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We are being too serious now but genetically the egg is a chicken. The grass is not genetically a cow.
Now that we are in the serious corner: Mushrooms are neither animals nor plants, they are from a different kingdom. They share some genetic traits with life in the animal and plant kingdoms - but more wiht animals than with plants (if what I have been told is correct).
So, do vegetarians, vegans or whatever they call themselves shy away from mushroom because they are genetically closer to animals? Or do they ignore the genetics, saying that "Anything that isn't walking or swimming or flying is OK as food"? How do they then relate to jellyfish, spending part of their life swimming about, and part of their life affixed to the bottom of the sea, growing like a plant? (Consider it a question of principle - I don't think jellyfish are suitable for eating!)
Are you suggesting that vegans are the only ones not eating meat products?
No, but they're the largest segment of the market. Especially the fake meat sort; we carnivores have no need for sad imitations. If I want something that tastes like meat I'll eat the real thing; if I want a vegetable meal I'll go for something that highlights the best a veggies can be (which is not fake meat).
Did you ever see history portrayed as an old man with a wise brow and pulseless heart, weighing all things in the balance of reason?
Is not rather the genius of history like an eternal, imploring maiden, full of fire, with a burning heart and flaming soul, humanly warm and humanly beautiful?
Training a telescope on one’s own belly button will only reveal lint. You like that? You go right on staring at it. I prefer looking at galaxies.
-- Sarah Hoyt
Me and my colleagues at work have totally had it with SignalR and it's erratic behaviour, everything seems to work fine locally, but as soon as it's tested in a production environment unexplainable problems occur. Also there does not seem to be anything to find about these problems on the internet, like long delays on message delivery
Are we the only ones having these problems ?
We are thinking about switching to ZeroMQ, see: message-queue-servers[^]
They're different technologies.
SignalR is a wrapper around web sockets that can send data back to the browser (which isn't normally possible using HTTP, although SignalR should fallback to long polling if sockets fail or aren't supported).
RabbitMQ (and ZeroMQ and ServiceBus) are queueing technologies, which support sending some data to a queue (or topic) where listener(s) will pick it up and do something with that data.
I can see how queueing can be an alternative to sockets, but sockets are usually not a good (or even possible) alternative to queues.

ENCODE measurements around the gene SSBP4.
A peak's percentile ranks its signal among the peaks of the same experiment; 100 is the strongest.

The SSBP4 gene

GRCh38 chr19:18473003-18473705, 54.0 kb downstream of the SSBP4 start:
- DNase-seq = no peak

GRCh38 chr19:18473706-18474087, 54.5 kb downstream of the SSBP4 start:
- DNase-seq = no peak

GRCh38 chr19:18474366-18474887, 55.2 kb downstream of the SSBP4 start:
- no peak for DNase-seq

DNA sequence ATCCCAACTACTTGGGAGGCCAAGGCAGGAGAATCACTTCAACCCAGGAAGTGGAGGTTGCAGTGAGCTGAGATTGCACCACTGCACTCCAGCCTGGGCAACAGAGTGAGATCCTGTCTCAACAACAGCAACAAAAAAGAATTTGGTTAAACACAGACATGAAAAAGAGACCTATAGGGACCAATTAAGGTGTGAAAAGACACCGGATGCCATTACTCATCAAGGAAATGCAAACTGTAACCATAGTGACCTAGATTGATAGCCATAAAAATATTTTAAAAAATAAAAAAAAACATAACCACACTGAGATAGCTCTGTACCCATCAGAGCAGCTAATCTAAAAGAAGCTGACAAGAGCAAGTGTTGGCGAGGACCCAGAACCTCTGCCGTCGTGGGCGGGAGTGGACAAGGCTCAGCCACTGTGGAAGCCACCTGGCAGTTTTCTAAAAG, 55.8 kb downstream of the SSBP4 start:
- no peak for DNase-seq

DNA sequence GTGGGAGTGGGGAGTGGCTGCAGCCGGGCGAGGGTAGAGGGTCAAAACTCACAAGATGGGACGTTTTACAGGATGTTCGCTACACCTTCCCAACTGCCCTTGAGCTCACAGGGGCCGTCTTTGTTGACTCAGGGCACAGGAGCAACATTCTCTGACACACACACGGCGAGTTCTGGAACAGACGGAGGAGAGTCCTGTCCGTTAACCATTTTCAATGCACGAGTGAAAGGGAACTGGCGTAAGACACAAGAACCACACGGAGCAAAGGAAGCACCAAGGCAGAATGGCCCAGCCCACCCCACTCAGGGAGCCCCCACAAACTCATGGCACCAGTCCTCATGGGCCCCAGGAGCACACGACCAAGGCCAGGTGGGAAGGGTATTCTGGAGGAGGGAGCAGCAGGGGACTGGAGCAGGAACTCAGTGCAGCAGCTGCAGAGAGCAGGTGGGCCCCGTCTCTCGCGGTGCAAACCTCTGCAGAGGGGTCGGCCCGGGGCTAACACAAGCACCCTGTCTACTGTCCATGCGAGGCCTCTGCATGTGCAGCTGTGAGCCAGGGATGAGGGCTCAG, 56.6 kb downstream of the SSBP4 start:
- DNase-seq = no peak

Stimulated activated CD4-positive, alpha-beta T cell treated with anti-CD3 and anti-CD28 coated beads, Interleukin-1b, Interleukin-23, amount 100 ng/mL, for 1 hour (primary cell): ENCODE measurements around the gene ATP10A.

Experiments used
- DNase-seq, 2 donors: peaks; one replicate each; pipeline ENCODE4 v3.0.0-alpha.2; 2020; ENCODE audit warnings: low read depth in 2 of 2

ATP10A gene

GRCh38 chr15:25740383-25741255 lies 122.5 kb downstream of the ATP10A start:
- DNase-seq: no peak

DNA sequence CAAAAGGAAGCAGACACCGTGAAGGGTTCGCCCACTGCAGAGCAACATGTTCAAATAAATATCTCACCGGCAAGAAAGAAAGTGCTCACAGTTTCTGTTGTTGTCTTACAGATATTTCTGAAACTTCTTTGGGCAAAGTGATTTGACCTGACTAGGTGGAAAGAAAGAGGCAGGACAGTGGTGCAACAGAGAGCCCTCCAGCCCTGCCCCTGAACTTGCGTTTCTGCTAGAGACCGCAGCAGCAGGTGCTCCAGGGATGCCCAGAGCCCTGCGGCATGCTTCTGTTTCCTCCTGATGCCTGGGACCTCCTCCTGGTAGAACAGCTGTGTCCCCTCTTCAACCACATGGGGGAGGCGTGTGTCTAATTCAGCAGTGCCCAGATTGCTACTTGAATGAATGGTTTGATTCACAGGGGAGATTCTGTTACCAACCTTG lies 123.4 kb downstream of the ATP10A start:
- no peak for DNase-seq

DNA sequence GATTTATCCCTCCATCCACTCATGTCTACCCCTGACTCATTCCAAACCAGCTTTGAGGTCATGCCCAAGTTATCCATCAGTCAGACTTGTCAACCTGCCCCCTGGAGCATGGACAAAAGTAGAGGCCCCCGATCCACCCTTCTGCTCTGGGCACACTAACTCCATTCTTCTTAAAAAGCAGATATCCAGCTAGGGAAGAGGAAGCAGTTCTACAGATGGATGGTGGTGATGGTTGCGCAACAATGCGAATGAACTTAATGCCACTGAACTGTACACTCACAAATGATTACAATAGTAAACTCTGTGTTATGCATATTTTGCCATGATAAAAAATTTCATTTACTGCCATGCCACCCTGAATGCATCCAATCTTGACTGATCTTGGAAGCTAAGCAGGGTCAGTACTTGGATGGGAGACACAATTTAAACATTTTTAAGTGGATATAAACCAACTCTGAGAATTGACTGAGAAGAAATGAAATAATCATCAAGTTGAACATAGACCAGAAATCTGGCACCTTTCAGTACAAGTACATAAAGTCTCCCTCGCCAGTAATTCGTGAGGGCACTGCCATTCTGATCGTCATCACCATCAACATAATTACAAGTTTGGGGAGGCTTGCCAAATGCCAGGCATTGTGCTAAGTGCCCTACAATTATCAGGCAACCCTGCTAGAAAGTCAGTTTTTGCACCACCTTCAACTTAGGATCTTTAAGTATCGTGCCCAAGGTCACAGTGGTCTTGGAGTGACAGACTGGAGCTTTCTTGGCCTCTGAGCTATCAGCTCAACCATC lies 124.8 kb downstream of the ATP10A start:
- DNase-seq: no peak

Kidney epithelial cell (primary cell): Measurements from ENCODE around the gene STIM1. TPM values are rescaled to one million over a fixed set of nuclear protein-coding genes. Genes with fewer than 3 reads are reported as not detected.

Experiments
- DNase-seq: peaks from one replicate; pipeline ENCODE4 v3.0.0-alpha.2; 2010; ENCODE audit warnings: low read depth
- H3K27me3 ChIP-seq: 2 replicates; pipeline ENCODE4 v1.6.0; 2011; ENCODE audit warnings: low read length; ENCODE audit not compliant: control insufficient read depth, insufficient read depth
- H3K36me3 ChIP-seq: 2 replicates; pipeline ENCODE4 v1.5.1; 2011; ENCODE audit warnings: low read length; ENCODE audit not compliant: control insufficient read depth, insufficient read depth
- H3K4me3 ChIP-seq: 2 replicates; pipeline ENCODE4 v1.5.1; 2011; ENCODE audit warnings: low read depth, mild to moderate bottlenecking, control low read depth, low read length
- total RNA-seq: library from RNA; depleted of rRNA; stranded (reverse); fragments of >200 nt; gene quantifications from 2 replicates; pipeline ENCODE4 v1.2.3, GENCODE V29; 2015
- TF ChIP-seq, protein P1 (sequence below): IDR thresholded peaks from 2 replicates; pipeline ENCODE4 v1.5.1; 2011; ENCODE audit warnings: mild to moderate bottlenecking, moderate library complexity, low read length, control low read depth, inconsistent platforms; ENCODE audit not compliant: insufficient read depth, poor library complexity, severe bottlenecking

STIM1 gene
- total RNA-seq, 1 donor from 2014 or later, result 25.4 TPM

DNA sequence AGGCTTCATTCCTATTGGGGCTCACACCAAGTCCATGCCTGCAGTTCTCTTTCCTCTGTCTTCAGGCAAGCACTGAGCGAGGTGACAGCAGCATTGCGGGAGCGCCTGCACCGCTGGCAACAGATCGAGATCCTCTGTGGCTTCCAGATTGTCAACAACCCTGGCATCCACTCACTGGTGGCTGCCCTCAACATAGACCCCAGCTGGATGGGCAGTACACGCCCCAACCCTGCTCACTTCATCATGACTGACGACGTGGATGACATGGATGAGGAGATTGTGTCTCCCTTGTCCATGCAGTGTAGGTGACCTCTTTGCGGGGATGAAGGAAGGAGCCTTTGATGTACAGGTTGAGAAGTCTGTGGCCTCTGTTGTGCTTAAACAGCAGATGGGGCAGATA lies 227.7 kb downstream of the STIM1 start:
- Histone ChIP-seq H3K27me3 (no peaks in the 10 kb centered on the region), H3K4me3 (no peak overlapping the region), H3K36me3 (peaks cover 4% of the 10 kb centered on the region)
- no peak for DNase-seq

That looked good to me too, and also NATS (especially with future Docker microservices development in mind), but one of my colleagues already beat me to it with a Proof of Concept using ZeroMQ before I could even start a discussion about it, guess I'm getting too old and slow
And I must say, the more I read about ZeroMQ the more enthousiastic I get, it's even developed by a Dutch guy !
Never heard of NATS (just read your experience on that list).
My biggest objection to ZeroMQ would be the following:
Some guy named Tim wrote:
More complicated scenarios require more setup
ZeroMQ is very fast due to its simplicity, but as a result of this, doing anything harder than passing messages between 2 peers will require a lot more work from the user.
SignalR is (usually) a one-to-many broadcast, with support for channels.
That sounds more like topics than queues, and according to this Tim topics aren't supported in ZeroMQ.
RabbitMQ (and ServiceBus) do support topics out of the box.
Although reading the ZeroMQ website it also seems they support topics as well, so Tim might just be a dirty little liar
ZeroMQ's fine - I've used it in some projects at work. I've always got the feeling that Martin Sustrik (who then went on to start nanomsg - another lightweight messaging system) was the main man in the development, until him and Hintjens had a falling out...
Main difference between ZeroMQ & other messaging systems is the lack of a separate broker server, which is an advantage for some use cases (it was for the one we had), but probably not for others. Being able to support messaging between & within processes (where in-process messaging uses a different, more efficient transport) was also a plus point for us.
We only use the REQ-REP setup, but PUB-SUB (for data distribution) is also on the cards for future developments.
We layered Protocol Buffers on top, to provide message structure. That also worked well.
Java, Basic, who cares - it's all a bunch of tree-hugging hippy cr*p
Last Visit: 17-Sep-19 23:53 Last Update: 17-Sep-19 23:53